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Showing content with the highest reputation on 07/24/2018 in all areas

  1. 8 points
    The heat has kept me from doing much with pictures this Summer, but I got a few Black-chinned Hummingbird pics yesterday... BCHU07222018-3 by Michelle Summers, on Flickr BCHU07222018-2 by Michelle Summers, on Flickr BCHU07222018 by Michelle Summers, on Flickr
  2. 6 points
  3. 2 points
    My fav from yesterday... White-eyed Vireo WEVI07232018 by Michelle Summers, on Flickr
  4. 2 points
    I wanted to suggest one more thing before you publish this. To make the post stand out more you can add a tag to the title. I believe this is done by typing in a tag (maybe PLEASE READ! or something like that) in the tags box below the title box then selecting that tag in the Item prefix drop down menu.
  5. 2 points
  6. 2 points
    Yesterday--From Phinizy Swamp, Augusta, GA
  7. 1 point
    @Aveschapines, it looks like we're ready. Should I start a new topic and notify you, or is there some other method of publication you'd prefer?
  8. 1 point
    There is another way... from your main photostream page right click on the photo you want to share/link ...from the open box put your cursor over ''copy link address'' and click on it...go to Whatbird and in the message/reply box right click and then click paste..the photo will take a few second to appear...this method eliminates the need to click on a link to view the photo. Hope this helps. 🙂
  9. 1 point
    The simplest thing to do is to upload your photo to Flickr.com(it's free and has virtually unlimited storage space, 1TB stores a LOT of photos) and then copy the BBCode and paste it into your message box. To access the BBCode you'll need to open the image and click the share button(curved arrow) to the bottom right of the image. The box that opens has many ways to share the photo so be sure to click the BBCode link in the top right and then copy the highlighted code and paste it into your message. It's recommended to choose one of the medium sized options before copying the code so that the image isn't bigger than we can view it here on Whatbird.
  10. 1 point
    Hello, I saw this a couple of days ago in a wooded area on Long Island, NY. Thanks.
  11. 1 point
  12. 1 point
  13. 1 point
    Did you notice that it has been banded? ... one on each leg. 🙂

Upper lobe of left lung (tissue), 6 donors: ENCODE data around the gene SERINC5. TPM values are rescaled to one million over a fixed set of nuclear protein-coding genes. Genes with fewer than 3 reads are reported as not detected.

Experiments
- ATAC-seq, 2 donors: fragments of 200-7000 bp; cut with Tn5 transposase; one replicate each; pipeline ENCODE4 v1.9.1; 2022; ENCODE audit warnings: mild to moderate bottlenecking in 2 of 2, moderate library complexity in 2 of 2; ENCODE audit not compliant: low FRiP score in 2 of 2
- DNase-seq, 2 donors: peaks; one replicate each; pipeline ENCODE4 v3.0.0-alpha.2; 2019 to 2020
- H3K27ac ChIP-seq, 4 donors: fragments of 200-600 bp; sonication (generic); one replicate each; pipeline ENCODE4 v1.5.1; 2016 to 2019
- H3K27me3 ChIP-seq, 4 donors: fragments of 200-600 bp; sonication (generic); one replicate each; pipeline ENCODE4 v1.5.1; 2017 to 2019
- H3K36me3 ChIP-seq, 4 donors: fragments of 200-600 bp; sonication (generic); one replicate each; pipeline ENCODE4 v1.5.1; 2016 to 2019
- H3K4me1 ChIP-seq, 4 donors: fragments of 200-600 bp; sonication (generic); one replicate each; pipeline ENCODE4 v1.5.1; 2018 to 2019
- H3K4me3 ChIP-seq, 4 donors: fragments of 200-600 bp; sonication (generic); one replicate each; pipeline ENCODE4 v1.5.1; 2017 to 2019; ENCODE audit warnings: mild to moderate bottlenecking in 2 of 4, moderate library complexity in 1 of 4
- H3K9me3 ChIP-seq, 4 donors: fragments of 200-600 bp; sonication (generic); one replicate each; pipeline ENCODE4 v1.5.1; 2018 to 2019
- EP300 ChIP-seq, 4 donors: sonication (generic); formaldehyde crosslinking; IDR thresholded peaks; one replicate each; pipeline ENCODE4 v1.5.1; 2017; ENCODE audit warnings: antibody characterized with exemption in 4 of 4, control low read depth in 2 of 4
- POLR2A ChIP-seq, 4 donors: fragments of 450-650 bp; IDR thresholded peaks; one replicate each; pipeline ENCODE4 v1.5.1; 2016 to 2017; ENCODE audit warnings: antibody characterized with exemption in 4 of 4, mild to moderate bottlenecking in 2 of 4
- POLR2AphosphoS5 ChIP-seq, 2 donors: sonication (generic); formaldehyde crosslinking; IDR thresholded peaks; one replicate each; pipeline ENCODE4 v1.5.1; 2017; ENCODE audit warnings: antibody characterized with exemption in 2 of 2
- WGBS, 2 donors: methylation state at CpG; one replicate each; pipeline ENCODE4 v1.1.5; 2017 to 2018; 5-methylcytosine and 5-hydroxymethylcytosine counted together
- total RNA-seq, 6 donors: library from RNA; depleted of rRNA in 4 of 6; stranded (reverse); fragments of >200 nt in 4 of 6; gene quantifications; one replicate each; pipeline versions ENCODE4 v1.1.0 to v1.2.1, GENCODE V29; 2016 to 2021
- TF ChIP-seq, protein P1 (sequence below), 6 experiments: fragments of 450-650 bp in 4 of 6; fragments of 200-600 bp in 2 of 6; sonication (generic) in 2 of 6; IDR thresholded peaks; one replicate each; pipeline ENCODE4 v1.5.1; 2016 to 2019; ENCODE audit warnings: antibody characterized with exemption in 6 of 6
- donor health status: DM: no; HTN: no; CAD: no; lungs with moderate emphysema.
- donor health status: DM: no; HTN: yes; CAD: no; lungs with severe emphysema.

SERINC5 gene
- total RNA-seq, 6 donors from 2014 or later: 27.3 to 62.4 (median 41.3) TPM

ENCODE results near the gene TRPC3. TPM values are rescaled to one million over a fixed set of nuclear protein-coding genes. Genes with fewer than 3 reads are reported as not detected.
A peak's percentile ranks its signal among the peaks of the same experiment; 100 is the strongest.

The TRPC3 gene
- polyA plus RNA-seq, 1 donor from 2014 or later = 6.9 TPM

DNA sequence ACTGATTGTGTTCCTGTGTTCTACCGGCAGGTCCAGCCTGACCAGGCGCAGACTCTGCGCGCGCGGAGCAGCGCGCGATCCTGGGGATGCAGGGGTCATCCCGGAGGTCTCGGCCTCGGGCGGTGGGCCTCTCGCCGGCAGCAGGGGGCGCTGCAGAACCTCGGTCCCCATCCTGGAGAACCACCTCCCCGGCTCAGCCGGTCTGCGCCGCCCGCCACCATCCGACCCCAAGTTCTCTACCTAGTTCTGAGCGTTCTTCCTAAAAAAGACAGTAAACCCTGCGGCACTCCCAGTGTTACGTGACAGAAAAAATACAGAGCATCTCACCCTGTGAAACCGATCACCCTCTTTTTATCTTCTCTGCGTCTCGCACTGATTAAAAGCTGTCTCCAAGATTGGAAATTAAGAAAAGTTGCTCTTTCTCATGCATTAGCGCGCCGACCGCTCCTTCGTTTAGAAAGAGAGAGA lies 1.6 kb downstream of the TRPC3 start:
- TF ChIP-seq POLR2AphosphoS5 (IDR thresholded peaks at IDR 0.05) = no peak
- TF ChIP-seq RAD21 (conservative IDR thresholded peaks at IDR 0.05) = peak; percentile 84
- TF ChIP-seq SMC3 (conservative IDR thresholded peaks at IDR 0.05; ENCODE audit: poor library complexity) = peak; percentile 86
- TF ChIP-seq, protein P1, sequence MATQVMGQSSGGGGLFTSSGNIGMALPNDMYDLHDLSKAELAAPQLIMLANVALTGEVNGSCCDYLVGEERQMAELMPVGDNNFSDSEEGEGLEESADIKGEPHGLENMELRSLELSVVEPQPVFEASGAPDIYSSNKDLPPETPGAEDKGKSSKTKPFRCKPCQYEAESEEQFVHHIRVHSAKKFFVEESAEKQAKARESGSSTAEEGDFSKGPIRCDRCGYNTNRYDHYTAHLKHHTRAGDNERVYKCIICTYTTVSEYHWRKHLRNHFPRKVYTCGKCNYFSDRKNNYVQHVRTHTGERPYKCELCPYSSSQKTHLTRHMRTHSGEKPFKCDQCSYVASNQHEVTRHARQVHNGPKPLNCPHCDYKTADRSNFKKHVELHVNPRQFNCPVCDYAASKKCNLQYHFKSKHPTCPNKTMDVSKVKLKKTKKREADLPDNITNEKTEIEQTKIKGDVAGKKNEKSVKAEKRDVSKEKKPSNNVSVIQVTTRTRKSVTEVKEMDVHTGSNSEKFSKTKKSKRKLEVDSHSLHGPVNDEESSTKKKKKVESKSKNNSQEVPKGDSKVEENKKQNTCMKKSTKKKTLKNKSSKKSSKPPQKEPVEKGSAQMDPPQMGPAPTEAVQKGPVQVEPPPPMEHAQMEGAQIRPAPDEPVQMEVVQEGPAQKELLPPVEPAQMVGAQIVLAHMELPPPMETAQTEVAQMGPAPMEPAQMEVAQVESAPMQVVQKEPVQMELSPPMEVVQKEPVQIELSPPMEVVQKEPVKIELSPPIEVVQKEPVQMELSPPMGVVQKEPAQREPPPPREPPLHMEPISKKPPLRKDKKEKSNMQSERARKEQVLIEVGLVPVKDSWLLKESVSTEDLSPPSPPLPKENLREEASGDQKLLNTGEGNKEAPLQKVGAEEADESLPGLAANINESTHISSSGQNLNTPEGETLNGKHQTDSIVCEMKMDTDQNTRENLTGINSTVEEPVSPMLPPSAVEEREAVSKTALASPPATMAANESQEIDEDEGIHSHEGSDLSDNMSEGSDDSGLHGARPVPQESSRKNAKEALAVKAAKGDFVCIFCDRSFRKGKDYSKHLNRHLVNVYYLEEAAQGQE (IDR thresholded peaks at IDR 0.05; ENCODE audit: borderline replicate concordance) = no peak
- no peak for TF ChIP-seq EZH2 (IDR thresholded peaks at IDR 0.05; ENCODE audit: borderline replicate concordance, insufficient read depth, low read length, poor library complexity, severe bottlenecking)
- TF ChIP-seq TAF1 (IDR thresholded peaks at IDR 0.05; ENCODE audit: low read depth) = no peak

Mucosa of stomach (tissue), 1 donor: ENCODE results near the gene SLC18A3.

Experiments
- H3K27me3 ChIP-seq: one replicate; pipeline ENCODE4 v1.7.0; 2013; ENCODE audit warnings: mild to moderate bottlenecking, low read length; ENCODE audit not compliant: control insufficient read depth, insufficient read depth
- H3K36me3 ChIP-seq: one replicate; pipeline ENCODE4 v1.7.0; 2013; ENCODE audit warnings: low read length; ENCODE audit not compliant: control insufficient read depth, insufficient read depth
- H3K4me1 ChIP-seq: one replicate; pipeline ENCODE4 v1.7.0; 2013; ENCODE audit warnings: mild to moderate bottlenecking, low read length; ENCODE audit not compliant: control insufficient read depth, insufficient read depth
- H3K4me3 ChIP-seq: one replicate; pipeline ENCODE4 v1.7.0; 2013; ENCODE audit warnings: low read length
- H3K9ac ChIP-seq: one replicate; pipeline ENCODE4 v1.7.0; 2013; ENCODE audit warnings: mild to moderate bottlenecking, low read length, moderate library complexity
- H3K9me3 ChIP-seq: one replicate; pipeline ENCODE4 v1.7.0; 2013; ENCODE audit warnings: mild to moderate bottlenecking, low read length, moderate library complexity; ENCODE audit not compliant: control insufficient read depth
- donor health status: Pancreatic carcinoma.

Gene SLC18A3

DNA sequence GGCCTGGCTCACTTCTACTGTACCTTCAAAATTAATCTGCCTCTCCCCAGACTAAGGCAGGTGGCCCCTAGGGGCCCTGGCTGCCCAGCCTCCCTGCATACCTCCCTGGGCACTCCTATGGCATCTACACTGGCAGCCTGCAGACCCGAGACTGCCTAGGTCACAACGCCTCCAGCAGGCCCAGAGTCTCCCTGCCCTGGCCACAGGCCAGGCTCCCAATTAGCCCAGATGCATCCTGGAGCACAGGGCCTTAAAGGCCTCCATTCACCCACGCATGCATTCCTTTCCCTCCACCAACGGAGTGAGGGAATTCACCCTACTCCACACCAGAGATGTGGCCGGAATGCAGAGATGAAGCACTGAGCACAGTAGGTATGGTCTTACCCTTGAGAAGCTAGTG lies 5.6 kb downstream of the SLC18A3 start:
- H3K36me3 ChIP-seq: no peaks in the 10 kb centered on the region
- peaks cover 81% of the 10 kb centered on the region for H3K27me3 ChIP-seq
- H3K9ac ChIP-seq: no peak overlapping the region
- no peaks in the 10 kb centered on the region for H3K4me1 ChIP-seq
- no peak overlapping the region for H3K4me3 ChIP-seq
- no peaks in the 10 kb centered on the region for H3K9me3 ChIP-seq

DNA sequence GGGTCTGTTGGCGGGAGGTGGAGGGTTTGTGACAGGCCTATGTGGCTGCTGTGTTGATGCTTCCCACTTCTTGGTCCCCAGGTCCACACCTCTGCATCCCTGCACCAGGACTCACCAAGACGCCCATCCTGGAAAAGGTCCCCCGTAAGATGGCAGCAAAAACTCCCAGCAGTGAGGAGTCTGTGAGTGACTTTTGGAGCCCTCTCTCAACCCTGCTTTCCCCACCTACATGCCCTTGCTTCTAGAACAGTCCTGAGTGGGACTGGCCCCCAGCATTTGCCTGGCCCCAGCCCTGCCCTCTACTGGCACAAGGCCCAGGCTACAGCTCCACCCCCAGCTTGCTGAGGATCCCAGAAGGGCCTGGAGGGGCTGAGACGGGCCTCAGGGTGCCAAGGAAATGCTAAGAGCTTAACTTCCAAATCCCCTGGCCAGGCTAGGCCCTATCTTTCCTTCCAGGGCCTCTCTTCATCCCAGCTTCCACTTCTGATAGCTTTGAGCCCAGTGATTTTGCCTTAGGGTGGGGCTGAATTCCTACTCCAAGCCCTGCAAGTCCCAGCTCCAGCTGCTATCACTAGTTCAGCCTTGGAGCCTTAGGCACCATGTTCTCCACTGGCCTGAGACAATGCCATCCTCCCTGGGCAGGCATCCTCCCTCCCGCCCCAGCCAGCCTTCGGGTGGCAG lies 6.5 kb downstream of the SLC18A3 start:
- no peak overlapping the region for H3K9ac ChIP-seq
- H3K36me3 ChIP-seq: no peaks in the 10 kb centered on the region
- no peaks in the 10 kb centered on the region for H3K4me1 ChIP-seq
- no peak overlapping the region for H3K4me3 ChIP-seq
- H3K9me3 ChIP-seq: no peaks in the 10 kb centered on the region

14. 1 point
    Red-winged Blackbird.
  15. 1 point
    Agree. It is a female.
  16. 1 point
  17. 1 point
    Looks like a Yellow-headed Blackbird to me.
  18. 1 point
    From a cruise ship. I managed thirteen lifers on that trip. A better birder would have found many more, I'm sure.
  19. 1 point
    @Mark F, great bird. Where are you shooting from, a cruise ship, birding charter, something else?
  20. 1 point
  21. 1 point
    Yellow Crowned Night Heron chicks having breakfast
  22. 1 point
  23. 1 point
    ?Question? ...If insects, mammals, amphibians and other wildlife forums are brought back would it be possible for snakes to have their own section instead of being included with frogs/toads, lizards, turtles and crocs/gators? Having had an unfavorable experience with a snake I'm deathly afraid of them. The other cold-blooded creatures are great subjects for photography so I'd love seeing what other people post without the fear of coming face to screen with a snake. 😱 Thank you . 🙂
  24. 1 point
    This bird's still in juvenile plumage (all of the feather edges are nice and crisp, with very little sign of wear -- adults at the start of their fall plumage should be quite worn, and I don't see any molting which would indicate that it hasn't started it's first pre-basic molt either). At this point, telling male from female requires measurements. The orange on the lesser wing coverts actually doesn't tell us anything --all their plumages show some orange there when fresh.
  25. 1 point
    Mt Hood reflecting on Trillium Lake
  26. 1 point
    I'm guessing the car is a Mini Cooper which is a favorite habitat for these Hawks. Welcome to Whatbird.
  27. 1 point
    Semi-landscape: West Maui Rainbow by Drew Beamer, on Flickr
  28. 1 point
    British Columbia, Canada
  29. 1 point
    Approaching Thunderstorm @ Brig by Greg Miller, on Flickr
  30. 1 point
    Oregon coast sunsets.
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